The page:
Just like a forest full of trees, tree diagrams have many paths, and like real trees, they come in many forms. Although Microsoft Word isn't a fully featured tree diagram maker by any means, the software is fully capable of making basic tree diagrams, whether you're diagramming a complex math problem or want to draw a family tree. So, get ready to plant some digital diagram seeds.
What Is a Tree Diagram?
Tree diagrams are visual representations of a series of events, showcasing a variety of outcomes based on different sequences of potential events. That's where the "tree" part comes in; each potential path looks like a different branch of the tree.
Because tree diagrams so efficiently deal with a wide variety of possible outcomes, they come in handy when dealing with probability exercises.
SmartArt: Tree Diagrams in Word
If you're planning on making a tree diagram in Word 2016 or Word 2019, both part of their respective Office 365 software suites, SmartArt is the feature you're looking for. Think of SmartArt as interactive, editable clip art that you can insert into your Word doc. A collection of tree diagram templates gives you plenty of options for making an organizational chart.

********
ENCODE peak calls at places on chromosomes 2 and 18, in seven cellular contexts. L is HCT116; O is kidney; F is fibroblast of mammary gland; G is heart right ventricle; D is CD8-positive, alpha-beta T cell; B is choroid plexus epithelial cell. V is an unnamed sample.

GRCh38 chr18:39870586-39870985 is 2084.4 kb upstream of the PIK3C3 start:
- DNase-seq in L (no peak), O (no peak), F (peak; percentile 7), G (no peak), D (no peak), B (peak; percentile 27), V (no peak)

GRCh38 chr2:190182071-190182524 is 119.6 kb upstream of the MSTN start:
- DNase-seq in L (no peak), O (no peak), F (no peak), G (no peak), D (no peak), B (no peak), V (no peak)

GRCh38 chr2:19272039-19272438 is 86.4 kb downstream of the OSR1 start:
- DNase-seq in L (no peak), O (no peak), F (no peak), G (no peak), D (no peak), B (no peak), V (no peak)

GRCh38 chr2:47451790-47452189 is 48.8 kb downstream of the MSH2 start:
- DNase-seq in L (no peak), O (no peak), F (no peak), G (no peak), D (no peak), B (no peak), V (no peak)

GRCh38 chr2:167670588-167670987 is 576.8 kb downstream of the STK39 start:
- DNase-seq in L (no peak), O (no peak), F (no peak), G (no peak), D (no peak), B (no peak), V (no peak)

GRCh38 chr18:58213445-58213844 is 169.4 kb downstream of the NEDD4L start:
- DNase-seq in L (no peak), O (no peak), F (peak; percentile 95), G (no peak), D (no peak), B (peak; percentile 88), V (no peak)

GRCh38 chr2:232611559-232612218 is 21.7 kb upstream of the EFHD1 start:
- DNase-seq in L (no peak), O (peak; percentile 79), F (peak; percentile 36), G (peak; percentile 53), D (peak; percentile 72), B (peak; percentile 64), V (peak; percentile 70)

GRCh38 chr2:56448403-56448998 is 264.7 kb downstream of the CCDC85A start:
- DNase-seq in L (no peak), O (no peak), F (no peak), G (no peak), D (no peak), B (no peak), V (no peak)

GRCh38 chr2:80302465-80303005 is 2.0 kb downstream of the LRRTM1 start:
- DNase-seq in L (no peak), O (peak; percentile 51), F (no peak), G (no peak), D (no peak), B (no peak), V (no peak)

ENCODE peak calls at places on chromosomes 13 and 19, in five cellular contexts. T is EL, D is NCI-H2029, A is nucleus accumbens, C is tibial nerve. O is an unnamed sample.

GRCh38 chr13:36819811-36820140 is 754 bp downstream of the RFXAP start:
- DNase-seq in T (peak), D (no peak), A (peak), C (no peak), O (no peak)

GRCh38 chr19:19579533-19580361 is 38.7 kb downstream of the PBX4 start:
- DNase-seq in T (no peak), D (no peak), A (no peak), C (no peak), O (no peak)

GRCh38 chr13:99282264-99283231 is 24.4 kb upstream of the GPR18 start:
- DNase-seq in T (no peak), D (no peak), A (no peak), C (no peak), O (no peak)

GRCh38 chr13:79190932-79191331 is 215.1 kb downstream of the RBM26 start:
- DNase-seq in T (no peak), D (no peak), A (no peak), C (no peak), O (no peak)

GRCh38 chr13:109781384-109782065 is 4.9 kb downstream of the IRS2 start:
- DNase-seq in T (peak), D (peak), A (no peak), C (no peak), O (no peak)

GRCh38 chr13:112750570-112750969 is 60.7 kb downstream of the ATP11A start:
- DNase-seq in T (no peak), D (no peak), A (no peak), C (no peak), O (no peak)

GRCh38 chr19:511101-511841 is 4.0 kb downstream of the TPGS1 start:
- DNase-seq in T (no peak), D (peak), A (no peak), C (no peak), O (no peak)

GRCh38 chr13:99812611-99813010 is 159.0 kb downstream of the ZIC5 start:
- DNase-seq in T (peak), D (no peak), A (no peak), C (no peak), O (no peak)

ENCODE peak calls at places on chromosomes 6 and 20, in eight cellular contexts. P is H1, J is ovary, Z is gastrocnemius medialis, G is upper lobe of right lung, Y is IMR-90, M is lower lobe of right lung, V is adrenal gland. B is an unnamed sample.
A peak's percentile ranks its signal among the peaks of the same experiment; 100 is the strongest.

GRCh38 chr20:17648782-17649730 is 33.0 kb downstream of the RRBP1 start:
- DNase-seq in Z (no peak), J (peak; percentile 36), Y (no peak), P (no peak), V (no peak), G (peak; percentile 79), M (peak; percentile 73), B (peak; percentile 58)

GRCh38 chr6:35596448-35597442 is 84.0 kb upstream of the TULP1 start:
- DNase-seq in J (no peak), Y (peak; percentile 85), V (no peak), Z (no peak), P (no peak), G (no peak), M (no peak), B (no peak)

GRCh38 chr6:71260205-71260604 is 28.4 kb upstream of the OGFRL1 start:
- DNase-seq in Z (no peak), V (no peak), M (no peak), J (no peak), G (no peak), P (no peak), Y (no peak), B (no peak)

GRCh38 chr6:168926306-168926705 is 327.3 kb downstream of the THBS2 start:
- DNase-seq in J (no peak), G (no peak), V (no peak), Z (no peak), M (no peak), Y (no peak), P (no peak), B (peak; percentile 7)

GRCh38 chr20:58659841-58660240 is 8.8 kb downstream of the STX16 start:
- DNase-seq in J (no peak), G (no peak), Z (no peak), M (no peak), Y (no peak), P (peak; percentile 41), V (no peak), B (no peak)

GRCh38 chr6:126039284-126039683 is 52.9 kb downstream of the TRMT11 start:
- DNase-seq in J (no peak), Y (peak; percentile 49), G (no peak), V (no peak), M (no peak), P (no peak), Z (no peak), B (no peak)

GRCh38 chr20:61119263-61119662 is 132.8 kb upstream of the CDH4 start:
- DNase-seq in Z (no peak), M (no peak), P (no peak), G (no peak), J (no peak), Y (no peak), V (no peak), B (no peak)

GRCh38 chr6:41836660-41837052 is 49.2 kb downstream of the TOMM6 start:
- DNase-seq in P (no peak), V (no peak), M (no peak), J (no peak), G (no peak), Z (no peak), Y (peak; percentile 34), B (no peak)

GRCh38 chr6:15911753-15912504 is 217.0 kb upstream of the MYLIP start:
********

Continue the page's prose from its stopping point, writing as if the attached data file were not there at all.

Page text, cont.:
To get started, click "Insert" on Word's toolbar and click the "SmartArt" button to open a SmartArt graphic gallery. From here, you can choose from more than 200 starting templates that include list charts, process charts and hierarchy charts. In particular, the hierarchy charts are a good place to start a tree diagram. Select one and add text to each box on the diagram by clicking the box, typing the text and selecting "Enter."
Tips and Tricks
There's a good chance the tree diagram templates in SmartArt won't have exactly the number of branches and boxes you need, which means a little editing is in order. To make tweaks, select a box on your diagram, then go to "SmartArt Tools" under the "Design" tab in Word, or select the Smart Art Design tab, depending on your Word version. To insert a box following the one you've selected, click press "Add Shape After." To add one before it, choose "Add Shape Before." "Add Shape Above" and "Add Shape Below" add boxes above and below the current selection. Similarly, you can move the selected box around by clicking options such as "Move Up," "Move Down," "Promote," "Demote" and so on.
From the same Design tab, selecting "Layout" allows you to change how the selected box hangs on the tree trunk, so to speak, enabling you to align boxes to the left or right. You can even click "Change Colors" to add a little visual flair to your creation.
SmartArt isn't exclusive to Word – the feature is also available in Excel, Outlook and PowerPoint – so feel free to branch out a little with your newfound diagramming skills.